Here are the materials in United States v. Washington, subproceeding 11-02 (W.D. Wash.):
Lower court materials here.
Here are the new materials in United States v. Washington (W.D. Wash.) [subproceeding 11-02]:
Previous lower court court materials here.
Here are the materials in United States v. Washington subproceeding 11-2 (W.D. Wash.):
This matter is on remand from the Ninth Circuit, materials here.
Here is the court’s opinion in United States (Lower Elwha Klallam Indian Tribe) v. Lummi Tribe:
The court’s syllabus:
The panel reversed the district court’s summary judgment entered in favor of the Klallam Tribe in a case involving a fishing territory dispute between two sets of Indian Tribes, brought pursuant to the continuing jurisdiction of the 1974 “Boldt Decree” issued by the U.S. District Court for the Western District of Washington.
The panel held that the issue of whether the waters immediately to the west of northern Whidbey Island were part of the Lummi Tribe’s usual and accustomed fishing grounds had not yet been determined. The panel held, therefore, that the district court erred in concluding that the issue was controlled by law of the case. The panel remanded to the district court for further proceedings.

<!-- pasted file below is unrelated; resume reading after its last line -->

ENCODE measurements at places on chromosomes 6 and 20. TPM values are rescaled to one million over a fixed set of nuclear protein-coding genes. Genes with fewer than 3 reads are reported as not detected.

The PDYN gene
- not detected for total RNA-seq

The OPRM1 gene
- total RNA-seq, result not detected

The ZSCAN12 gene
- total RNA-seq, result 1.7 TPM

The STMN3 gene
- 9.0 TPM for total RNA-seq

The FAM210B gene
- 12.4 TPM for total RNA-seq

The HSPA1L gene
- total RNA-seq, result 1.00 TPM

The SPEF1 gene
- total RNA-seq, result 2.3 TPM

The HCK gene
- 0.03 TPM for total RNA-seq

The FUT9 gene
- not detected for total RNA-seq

Judge Rawlinson dissented because she would hold that the district court properly applied the law of the case doctrine where the fishing rights issue was addressed in the prior opinion United States v. Lummi Indian Tribe, 235 F.3d 443 (9th Cir. 2000).
Briefs and other materials here.
A case in point is the Elwha River on the Olympic Peninsula in Washington, where two hydroelectric dams built early in the last century exacted huge environmental costs but were no longer important as power generators. Salmon runs that once reached about 400,000 fish a year dropped to fewer than 3,000. A year after the Elwha Dam was removed, Chinook salmon returned to the river in numbers not seen in decades, with three-quarters of them observed spawning upstream of the former dam site. Today, the river runs free from its headwaters in Olympic National Park to the Strait of Juan de Fuca, and a terrible wrong imposed on the salmon-dependent Lower Elwha Klallam tribe has been righted.
Here are the updated materials in Wild Fish Conservancy v. National Park Service (W.D. Wash.):